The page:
Every golfer I know wants to become a better golfer. It doesn’t matter what their golf handicap is— from 3 to 30! Every golfer wants to hit that perfect golf shot and make their best personal score each and every time they hit the golf course. Isn’t that what keeps us all coming back?
But no golfer is perfect and that great golf score sometimes seems like a far off illusion. If there is one thing I can count on in golf, consistency in my game is definitely inconsistent!
I had a chance to sit down for an interview with two of the best golf instructors in the country this past winter at the PGA Merchandise Show. Pia Nilsson and Lynn Marriott are founders of the golf school, Vision54, in Phoenix, Arizona. Some of the best players in the game, both men and women, are their students. This is the second half of our interview. (The first half was published in a previous post: Three Essentials Skills Every Recreational Golfer Can Learn To Improve Their Game.)
In this portion of the interview, I asked Pia and Lynn to talk about the importance of proper swing technique and how thinking too much can get in the way of a great golf shot. Some of the topics we covered:
- getting good advice from an instructor
- managing “self-talk” and over thinking your shots
- making a shot decision and having commitment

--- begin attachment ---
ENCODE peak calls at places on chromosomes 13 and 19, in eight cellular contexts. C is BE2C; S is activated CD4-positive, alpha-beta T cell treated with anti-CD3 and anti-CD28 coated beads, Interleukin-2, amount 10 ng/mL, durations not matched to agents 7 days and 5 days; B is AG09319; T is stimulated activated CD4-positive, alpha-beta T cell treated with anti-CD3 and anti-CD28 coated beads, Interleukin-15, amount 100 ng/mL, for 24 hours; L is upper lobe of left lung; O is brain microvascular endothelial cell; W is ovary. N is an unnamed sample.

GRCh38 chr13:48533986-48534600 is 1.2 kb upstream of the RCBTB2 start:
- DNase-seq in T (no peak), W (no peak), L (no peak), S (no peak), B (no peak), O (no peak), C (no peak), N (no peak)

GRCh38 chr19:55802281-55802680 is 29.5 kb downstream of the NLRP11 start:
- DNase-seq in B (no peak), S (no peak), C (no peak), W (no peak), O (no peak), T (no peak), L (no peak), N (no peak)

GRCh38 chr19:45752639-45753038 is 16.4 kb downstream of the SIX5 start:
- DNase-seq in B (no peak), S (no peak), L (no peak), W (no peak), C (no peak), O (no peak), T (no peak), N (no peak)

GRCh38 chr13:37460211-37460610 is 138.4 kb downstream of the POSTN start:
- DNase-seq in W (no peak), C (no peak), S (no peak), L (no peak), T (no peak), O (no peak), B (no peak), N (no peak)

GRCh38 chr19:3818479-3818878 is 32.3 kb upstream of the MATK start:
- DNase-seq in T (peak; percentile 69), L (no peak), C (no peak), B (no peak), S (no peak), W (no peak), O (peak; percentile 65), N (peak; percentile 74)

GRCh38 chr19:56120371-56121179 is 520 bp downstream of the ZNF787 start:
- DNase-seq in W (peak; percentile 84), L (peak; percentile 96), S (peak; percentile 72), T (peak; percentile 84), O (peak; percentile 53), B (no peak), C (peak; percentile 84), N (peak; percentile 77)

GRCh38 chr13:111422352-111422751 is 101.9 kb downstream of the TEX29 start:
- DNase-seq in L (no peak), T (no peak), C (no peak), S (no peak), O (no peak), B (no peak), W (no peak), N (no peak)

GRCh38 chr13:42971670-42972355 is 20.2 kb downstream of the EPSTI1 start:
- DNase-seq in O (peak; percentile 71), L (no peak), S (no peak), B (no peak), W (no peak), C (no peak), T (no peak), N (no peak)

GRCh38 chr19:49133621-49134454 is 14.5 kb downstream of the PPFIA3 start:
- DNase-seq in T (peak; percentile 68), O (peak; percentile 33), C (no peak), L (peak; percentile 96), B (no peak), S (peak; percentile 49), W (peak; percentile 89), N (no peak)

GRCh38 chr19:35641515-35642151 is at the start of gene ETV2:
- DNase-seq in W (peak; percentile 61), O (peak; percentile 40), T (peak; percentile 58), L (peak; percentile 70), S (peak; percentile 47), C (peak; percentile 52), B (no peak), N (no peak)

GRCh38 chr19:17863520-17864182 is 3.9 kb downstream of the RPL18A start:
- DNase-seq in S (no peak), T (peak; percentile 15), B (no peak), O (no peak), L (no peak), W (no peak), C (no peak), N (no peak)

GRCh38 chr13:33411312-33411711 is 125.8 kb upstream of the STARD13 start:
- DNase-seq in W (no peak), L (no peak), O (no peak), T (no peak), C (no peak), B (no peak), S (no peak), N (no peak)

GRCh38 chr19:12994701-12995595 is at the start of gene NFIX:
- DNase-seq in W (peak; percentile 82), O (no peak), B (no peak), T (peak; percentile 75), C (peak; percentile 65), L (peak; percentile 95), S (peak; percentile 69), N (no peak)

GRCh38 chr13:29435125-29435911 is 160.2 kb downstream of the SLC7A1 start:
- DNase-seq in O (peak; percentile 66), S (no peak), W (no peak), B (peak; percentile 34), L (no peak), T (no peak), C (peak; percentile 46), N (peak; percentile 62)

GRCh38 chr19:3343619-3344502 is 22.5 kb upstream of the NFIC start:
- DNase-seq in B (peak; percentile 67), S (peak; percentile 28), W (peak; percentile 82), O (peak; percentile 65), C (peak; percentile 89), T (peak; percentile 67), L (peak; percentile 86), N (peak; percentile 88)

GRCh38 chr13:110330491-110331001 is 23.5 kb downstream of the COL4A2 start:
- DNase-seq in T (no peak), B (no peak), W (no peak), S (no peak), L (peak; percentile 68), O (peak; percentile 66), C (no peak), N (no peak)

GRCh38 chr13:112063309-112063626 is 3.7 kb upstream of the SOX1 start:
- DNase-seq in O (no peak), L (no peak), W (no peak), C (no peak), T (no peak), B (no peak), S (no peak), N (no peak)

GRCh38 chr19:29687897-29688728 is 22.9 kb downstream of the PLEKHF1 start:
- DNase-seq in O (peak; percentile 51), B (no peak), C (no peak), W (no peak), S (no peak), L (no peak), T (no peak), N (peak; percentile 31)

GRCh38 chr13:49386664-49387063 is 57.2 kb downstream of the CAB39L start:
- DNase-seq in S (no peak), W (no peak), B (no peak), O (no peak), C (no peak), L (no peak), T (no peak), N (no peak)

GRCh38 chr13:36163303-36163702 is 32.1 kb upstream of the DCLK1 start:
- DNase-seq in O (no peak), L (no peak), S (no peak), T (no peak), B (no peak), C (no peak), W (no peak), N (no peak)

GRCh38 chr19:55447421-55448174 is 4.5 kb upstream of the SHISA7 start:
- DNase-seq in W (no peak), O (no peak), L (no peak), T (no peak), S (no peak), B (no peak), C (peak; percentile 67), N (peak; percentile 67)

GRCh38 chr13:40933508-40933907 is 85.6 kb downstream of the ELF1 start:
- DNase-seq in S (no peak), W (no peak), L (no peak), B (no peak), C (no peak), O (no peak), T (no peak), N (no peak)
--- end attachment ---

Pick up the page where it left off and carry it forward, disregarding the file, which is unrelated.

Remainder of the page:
- learning to give yourself permission to keep everyone else out of your “playbox”
Bottom line advice: If you want to improve your golf game, be sure to get some objective feedback from a qualified instructor to analyze your swing and suggest ways to make it more effective. But don’t focus only on the technical. So many other factors, especially for the recreational golfer, impact your game. Chief among them is the negative self talk and lack of commitment we all experience when it comes to deciding the next shot to make.
How often have you stood over a putt and changed your mind about the line? Or had a fleeting image of the sand trap on the left side of the fairway that you want to avoid just as you are starting you downswing?
It takes practice to discipline your mind to focus on the shot you’re playing and keep your mind still: to play in the “now” and stay in the moment. By doing just these two things — enter into what Pia and Lynn call your “think box,” decide on the best shot you can make, imagine it and declare it (outloud if you like), and then move into your “play box” fully committed to your decision— your game will certainly improve.
Pia and Lynn have co-authored two books that explain their effective teaching methods: Every Shot Must Have A Purpose, and The Game Before the Game: The Perfect 30-Minute Practice. Their third book: Play Your Best Golf Now is due for release at the end of April 2011. All three are available online at amazon.com.